2. A friendly note: Carl,you can't persuade until you begin to see that people who differ with you are not necessarily (or even frequently) evil,racist,stupid,or dishonest. Until you recognize that hard fact, there's no reason for people to read your stuff unless they agree with you to start with. You invariably alienate people who don't already agree with you, including many of us who disagree only slightly and occasionally. As a result you can't educate or guide them, and you actually drive them further from your view. Essentially you say, "You're an asshole,you evil racist, now listen while I tell you why." When you do that -- as you virtually always do -- the people who most need your message stop listening. And you even say it to people who are not at all racist. You make the same fundamental error that all racists do. It's a shame to see you waste your considerable talents in that way when you could be doing so much good -- if only you'd develop a more nuanced and informed view of human nature. Without it you're just some guy screaming to the choir, and not even much of the choir listens.

    1. David, my intent is not to persuade people who disagree, but to share common feelings of black men. This is an important exchange due to the massive silencing of those voices. I do not feel that all white people are evil, and my writing is not intended to assert that notion. It is aimed at reflecting deeply on common emotions from a unique perspective. In my writing, I am clear to use the words "perceptions" and "assumptions" to bring bearing to how both can hinder unity. Growth comes by creating space for people to speak the truth. Those devoid of power are often denied that right, which is what separates my words from the racist. They are written from a place that has been denied voice.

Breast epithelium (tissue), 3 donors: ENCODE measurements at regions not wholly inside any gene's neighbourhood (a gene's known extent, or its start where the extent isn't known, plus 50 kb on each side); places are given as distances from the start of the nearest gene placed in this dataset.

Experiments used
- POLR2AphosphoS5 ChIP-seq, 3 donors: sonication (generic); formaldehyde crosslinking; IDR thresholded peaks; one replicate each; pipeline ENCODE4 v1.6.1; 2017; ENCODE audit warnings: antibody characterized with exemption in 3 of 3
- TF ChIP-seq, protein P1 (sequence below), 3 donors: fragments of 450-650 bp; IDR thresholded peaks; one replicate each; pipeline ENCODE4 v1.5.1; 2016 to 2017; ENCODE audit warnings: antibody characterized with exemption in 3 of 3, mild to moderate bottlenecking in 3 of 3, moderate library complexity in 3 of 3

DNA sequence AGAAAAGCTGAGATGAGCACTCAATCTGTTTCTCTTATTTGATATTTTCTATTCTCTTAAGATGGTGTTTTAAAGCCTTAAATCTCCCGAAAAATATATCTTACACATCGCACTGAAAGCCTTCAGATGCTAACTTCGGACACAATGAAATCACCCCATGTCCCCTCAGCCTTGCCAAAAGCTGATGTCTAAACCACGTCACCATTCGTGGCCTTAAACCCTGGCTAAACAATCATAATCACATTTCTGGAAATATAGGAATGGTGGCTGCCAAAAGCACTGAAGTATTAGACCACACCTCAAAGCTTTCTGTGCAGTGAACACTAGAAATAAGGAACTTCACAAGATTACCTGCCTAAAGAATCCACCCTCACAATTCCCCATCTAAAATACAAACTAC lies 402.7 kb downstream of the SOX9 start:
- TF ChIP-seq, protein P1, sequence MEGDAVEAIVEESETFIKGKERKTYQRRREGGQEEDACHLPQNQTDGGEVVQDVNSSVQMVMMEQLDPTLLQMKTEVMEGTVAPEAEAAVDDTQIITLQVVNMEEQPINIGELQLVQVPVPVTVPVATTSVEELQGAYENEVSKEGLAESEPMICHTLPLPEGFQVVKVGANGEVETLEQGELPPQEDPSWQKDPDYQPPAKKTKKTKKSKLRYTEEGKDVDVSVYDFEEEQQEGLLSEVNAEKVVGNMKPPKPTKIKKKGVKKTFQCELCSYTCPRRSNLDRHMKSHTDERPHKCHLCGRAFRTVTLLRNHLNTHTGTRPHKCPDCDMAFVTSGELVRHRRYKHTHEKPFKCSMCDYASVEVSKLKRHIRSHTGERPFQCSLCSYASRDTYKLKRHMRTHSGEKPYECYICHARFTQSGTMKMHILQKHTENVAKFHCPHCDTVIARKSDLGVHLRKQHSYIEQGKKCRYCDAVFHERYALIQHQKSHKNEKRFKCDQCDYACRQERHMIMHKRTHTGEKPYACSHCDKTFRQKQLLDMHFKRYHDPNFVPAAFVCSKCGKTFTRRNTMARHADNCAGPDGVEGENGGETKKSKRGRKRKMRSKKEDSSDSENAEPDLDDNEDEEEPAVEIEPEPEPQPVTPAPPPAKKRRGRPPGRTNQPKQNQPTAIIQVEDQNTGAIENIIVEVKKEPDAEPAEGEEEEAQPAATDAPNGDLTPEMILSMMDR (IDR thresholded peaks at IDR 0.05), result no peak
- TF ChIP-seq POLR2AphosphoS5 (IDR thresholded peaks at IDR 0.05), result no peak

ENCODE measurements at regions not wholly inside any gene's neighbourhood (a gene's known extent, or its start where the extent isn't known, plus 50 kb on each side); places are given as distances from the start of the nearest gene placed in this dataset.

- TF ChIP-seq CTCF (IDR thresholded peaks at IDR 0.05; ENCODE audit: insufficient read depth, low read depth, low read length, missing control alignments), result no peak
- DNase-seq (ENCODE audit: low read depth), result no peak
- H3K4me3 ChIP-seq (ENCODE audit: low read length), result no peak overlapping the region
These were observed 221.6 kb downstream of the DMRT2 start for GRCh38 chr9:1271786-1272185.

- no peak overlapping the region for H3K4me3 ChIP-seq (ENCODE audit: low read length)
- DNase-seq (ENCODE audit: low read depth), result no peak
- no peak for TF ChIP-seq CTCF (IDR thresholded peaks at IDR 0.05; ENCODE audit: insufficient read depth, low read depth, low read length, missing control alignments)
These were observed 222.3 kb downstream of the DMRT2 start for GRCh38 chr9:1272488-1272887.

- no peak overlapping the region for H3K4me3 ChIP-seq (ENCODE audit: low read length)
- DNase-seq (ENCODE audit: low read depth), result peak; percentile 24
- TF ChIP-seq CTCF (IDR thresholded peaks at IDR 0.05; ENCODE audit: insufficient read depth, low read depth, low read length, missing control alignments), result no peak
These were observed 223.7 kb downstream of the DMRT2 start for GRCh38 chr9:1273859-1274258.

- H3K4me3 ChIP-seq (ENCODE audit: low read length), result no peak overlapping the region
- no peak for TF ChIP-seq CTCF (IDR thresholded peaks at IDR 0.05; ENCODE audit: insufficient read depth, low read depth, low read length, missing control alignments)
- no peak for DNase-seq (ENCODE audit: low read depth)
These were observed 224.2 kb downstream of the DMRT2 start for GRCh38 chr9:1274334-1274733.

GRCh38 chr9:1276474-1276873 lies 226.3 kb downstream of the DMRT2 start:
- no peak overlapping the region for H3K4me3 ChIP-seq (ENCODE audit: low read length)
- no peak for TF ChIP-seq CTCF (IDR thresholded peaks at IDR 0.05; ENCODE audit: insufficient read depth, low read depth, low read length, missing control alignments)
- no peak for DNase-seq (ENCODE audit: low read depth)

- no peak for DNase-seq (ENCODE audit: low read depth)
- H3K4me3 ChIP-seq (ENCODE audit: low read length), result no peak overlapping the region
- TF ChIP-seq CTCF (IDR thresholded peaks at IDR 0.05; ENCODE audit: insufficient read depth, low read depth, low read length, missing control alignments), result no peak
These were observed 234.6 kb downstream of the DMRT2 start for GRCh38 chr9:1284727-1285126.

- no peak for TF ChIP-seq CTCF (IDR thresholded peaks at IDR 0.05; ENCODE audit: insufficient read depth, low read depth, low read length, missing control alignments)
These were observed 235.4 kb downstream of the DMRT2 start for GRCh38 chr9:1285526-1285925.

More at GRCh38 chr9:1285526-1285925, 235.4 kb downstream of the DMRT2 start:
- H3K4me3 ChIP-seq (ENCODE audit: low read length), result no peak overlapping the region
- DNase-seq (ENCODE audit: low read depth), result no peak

I would suggest that you listen to those voices. Just as men must concede the passion of women broken by patriarchy, it's imperative that voices of blacks be heard from their perspective. I have not called anyone and asshole or racist. Mine is a voice David. You're asking for that voice to be compromised to affirm your own position. At issue is what happens to the voice of those who lack my talent to share? Are you asking me to negate that voice to satisfy a need that is not my own?

      My desire is not to convince David. It's to share pain. Isn't that what writing is intended to do? Should we all seek to delve into those deep places that no one can see due to the drive to simply fit?

      The people who need my message are not those who disagree, but those who cheer me on because they have no space to say what I say on their behalf. I'm making no assumptions David. You have made assumptions about me. Speak about race is difficult.

      What are you asking me to do David? To think more like a white man and assimilate into a more nuanced and informed view of human nature that refuses to consider the state of my condition as a black man? Who are you to judge that condition, and why are you so bent on forcing a discussion related to how I should write, feel and communicate those views?

      These are conversations written from the context of my race and grapples as a black man. Listen. Don't assume. Learn from those experiences. You have no right to manipulate that process. It's my own. I can't think like you. Racism lives with me in a way that is real. I wish that weren't true, but it is true.

      For those who refuse to listen, I'm sorry. I write from a passion that belongs to me.

      The worse part is I'm not alone

    2. I value your response here Carl. It is the writer's job to speak of his or her experiences, observations, and perceptions. It is not the job of the essay writer to be concerned with not making the reader uncomfortable or unsettled. It is the reader who must explore these responses in his or her own self-inquiry and reflections: "Why am I feeling this way?" "What did the writer say that prompted these feelings?" "How do I want to respond to my feelings?" Indeed, Carl, you are not alone.

  3. Carl I can't argue your point, however until we have that conversation and possess it with the same passion that we've embraced Trayvon this comparison will continue. Just about 3 weeks ago 45 black people in 48 hours where shot in Chicago by black people and not as much as a scream was heard.

    If we as black men to continue to fail to proactively get in front of these situations they then will only continue to serve as a first cousin to the Trayvon cases.